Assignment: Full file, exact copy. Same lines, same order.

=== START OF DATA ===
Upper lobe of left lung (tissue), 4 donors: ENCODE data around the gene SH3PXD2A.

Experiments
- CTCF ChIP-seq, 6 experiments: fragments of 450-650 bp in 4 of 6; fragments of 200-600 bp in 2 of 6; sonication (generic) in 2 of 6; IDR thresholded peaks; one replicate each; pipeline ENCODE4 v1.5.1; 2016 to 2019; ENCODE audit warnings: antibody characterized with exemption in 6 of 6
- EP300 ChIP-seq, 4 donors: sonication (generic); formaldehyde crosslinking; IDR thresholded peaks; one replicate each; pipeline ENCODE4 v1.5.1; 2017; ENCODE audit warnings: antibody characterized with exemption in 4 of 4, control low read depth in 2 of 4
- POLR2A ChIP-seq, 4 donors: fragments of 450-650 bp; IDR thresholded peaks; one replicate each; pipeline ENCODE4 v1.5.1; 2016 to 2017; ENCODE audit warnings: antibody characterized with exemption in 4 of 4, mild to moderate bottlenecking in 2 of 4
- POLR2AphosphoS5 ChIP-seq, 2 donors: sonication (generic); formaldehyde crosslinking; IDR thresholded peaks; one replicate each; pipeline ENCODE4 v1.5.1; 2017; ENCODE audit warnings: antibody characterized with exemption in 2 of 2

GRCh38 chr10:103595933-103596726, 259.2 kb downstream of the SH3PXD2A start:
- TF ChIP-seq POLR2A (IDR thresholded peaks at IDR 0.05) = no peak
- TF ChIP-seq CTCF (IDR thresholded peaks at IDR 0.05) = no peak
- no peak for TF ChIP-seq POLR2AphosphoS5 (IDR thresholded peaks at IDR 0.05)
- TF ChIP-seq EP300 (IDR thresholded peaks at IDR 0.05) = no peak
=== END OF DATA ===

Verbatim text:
Upper lobe of left lung (tissue), 4 donors: ENCODE data around the gene SH3PXD2A.

Experiments
- CTCF ChIP-seq, 6 experiments: fragments of 450-650 bp in 4 of 6; fragments of 200-600 bp in 2 of 6; sonication (generic) in 2 of 6; IDR thresholded peaks; one replicate each; pipeline ENCODE4 v1.5.1; 2016 to 2019; ENCODE audit warnings: antibody characterized with exemption in 6 of 6
- EP300 ChIP-seq, 4 donors: sonication (generic); formaldehyde crosslinking; IDR thresholded peaks; one replicate each; pipeline ENCODE4 v1.5.1; 2017; ENCODE audit warnings: antibody characterized with exemption in 4 of 4, control low read depth in 2 of 4
- POLR2A ChIP-seq, 4 donors: fragments of 450-650 bp; IDR thresholded peaks; one replicate each; pipeline ENCODE4 v1.5.1; 2016 to 2017; ENCODE audit warnings: antibody characterized with exemption in 4 of 4, mild to moderate bottlenecking in 2 of 4
- POLR2AphosphoS5 ChIP-seq, 2 donors: sonication (generic); formaldehyde crosslinking; IDR thresholded peaks; one replicate each; pipeline ENCODE4 v1.5.1; 2017; ENCODE audit warnings: antibody characterized with exemption in 2 of 2

GRCh38 chr10:103595933-103596726, 259.2 kb downstream of the SH3PXD2A start:
- TF ChIP-seq POLR2A (IDR thresholded peaks at IDR 0.05) = no peak
- TF ChIP-seq CTCF (IDR thresholded peaks at IDR 0.05) = no peak
- no peak for TF ChIP-seq POLR2AphosphoS5 (IDR thresholded peaks at IDR 0.05)
- TF ChIP-seq EP300 (IDR thresholded peaks at IDR 0.05) = no peak